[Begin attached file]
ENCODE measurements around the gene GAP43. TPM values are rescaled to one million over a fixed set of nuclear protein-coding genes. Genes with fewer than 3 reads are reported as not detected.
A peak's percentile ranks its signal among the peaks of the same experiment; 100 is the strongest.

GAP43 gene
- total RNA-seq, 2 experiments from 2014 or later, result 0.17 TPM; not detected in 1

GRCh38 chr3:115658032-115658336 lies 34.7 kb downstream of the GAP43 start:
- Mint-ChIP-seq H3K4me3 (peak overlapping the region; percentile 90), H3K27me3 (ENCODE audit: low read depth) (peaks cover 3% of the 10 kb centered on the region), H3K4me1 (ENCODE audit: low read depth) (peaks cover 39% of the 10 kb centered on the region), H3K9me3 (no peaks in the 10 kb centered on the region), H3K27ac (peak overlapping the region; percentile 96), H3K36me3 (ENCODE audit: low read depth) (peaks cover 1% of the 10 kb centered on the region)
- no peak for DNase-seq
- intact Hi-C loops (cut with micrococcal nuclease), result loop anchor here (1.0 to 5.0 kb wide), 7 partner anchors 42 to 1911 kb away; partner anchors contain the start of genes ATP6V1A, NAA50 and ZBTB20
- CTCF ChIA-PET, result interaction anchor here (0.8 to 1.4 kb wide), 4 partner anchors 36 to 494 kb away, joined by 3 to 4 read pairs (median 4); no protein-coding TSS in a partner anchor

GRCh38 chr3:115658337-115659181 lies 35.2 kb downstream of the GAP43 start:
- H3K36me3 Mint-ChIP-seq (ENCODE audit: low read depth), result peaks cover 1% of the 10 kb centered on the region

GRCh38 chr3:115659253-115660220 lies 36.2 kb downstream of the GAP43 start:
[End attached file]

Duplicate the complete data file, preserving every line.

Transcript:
ENCODE measurements around the gene GAP43. TPM values are rescaled to one million over a fixed set of nuclear protein-coding genes. Genes with fewer than 3 reads are reported as not detected.
A peak's percentile ranks its signal among the peaks of the same experiment; 100 is the strongest.

GAP43 gene
- total RNA-seq, 2 experiments from 2014 or later, result 0.17 TPM; not detected in 1

GRCh38 chr3:115658032-115658336 lies 34.7 kb downstream of the GAP43 start:
- Mint-ChIP-seq H3K4me3 (peak overlapping the region; percentile 90), H3K27me3 (ENCODE audit: low read depth) (peaks cover 3% of the 10 kb centered on the region), H3K4me1 (ENCODE audit: low read depth) (peaks cover 39% of the 10 kb centered on the region), H3K9me3 (no peaks in the 10 kb centered on the region), H3K27ac (peak overlapping the region; percentile 96), H3K36me3 (ENCODE audit: low read depth) (peaks cover 1% of the 10 kb centered on the region)
- no peak for DNase-seq
- intact Hi-C loops (cut with micrococcal nuclease), result loop anchor here (1.0 to 5.0 kb wide), 7 partner anchors 42 to 1911 kb away; partner anchors contain the start of genes ATP6V1A, NAA50 and ZBTB20
- CTCF ChIA-PET, result interaction anchor here (0.8 to 1.4 kb wide), 4 partner anchors 36 to 494 kb away, joined by 3 to 4 read pairs (median 4); no protein-coding TSS in a partner anchor

GRCh38 chr3:115658337-115659181 lies 35.2 kb downstream of the GAP43 start:
- H3K36me3 Mint-ChIP-seq (ENCODE audit: low read depth), result peaks cover 1% of the 10 kb centered on the region

GRCh38 chr3:115659253-115660220 lies 36.2 kb downstream of the GAP43 start: